How To Fix GPUpdate /Force Not Implementing Policy

Group Policies in Windows control the computer’s environment by implementing policies configured by administrators. Normally used within enterprises on devices connected with a domain, these policies control how a system will behave, what will be allowed, and what will be restricted.

Group Policy Objects (GPOs) are a set of policies governed by a Domain Controller. However, in case your computer is not connected to a domain, it can still be managed through the Group Policy Editor (Run >> gpedit.msc).

If you or our administrator have recently made changes to the policies, then you can run the following cmdlet in Command Prompt to implement those changes without having to restart the computer:

GPUpdate /Force

This cmdlet fetches fresh policies from the server and applies them to your PC. However, we have found users have trouble implementing the policies and can often encounter an error.

If you find yourself in a similar situation, then this is where you’ll find all the possible solutions to the problem.

Why GPUpdate /Force isn’t Working

Sometimes you may encounter either one of the following (or similar) errors while running the “GPUpdate /Force” cmdlet:

User policy update failed.
Computer policy could not be updated successfully.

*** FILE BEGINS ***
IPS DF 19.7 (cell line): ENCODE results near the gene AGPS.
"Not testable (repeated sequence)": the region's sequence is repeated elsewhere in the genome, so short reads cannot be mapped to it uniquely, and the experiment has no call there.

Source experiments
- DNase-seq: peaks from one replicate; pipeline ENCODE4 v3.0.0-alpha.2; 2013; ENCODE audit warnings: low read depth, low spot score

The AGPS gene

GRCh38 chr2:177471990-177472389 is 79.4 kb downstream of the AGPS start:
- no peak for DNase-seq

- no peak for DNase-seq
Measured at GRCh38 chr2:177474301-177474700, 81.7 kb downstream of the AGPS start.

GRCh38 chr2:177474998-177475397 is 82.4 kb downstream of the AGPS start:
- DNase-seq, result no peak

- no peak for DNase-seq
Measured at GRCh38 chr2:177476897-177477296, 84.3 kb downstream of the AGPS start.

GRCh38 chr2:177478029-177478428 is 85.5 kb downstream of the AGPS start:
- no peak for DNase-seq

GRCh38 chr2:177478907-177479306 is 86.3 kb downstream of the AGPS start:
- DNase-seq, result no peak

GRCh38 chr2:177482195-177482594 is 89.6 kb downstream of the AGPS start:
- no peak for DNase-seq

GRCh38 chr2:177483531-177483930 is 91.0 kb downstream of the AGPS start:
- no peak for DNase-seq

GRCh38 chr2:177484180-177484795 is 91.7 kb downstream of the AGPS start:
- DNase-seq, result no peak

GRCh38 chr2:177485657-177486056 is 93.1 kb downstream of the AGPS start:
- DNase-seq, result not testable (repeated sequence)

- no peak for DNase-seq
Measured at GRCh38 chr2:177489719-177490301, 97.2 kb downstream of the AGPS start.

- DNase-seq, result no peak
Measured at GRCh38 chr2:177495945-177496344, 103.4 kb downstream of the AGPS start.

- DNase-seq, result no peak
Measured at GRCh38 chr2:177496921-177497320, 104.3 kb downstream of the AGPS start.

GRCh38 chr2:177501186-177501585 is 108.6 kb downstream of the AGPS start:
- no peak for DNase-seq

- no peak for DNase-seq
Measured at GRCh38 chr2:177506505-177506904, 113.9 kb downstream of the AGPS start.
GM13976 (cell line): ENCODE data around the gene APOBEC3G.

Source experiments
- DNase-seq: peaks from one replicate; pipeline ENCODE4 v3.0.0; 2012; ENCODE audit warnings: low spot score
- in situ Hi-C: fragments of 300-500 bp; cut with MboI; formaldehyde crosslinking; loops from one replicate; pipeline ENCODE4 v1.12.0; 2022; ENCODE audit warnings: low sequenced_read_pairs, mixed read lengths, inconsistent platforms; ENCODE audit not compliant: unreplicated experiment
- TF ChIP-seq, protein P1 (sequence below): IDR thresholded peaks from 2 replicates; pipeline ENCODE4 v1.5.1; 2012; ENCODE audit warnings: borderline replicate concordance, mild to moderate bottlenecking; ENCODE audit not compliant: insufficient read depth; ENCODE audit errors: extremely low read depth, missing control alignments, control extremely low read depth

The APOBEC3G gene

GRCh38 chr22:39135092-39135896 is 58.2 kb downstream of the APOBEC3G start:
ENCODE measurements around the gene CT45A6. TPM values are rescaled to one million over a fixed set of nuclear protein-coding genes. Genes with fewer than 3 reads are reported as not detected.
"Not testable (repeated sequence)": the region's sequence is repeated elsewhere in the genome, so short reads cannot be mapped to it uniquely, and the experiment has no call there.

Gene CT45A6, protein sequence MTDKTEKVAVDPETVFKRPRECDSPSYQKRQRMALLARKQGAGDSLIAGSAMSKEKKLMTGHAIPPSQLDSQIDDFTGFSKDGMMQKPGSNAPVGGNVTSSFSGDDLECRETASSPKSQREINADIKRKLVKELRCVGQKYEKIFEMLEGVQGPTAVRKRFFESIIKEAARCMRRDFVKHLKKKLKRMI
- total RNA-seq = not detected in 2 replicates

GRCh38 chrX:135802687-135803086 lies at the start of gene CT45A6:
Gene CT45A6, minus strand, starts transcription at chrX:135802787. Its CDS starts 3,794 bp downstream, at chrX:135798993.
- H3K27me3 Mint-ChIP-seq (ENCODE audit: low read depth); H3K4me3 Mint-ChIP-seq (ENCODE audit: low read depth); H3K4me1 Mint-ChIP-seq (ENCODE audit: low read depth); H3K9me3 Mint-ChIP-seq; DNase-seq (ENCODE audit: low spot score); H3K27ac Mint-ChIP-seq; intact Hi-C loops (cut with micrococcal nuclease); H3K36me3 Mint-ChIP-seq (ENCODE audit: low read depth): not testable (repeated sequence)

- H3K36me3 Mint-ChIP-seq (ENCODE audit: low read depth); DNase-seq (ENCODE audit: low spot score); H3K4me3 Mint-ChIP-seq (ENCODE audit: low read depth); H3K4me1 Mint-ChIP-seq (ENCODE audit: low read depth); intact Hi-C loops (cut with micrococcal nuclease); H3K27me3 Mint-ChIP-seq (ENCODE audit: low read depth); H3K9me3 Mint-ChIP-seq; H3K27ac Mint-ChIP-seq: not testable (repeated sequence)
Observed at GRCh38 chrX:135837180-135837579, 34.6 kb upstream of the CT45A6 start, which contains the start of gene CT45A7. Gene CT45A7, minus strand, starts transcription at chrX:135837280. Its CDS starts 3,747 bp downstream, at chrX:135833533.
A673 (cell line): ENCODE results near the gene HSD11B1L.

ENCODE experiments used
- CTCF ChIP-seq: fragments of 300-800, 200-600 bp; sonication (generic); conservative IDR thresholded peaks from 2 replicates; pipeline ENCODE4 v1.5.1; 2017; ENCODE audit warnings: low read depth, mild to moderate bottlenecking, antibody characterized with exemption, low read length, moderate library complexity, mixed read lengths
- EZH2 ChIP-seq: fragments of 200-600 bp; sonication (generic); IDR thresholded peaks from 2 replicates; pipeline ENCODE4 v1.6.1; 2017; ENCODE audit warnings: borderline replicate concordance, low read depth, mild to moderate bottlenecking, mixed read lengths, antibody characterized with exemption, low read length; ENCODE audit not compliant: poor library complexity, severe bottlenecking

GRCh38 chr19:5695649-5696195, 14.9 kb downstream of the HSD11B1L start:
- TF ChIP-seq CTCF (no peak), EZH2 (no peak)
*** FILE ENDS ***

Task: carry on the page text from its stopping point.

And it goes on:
At other times, you may find that the command has been executed successfully, but no changes have been made from the implemented policies.

This can happen due to multiple reasons:

  • Windows Registries have been corrupted.
  • Insufficient privileges to run the command.
  • Due to malware.
  • The computer is not connected to the domain.
  • The user profile is corrupted.

For whatever reason, the following given solutions should mitigate the issue, after which you can try rerunning the “GPUpdate /Force” cmdlet.

Fix GPUpdate /Force Not Working

Restart the Computer

If running the “GPUpdate /Force” cmdlet is not throwing any errors inside the Command Prompt and is running successfully, then it probably means that there aren’t any significant corruptions inside the system.

In this case, restart your computer so it can fetch new policy settings from the server. This usually resolves the issue.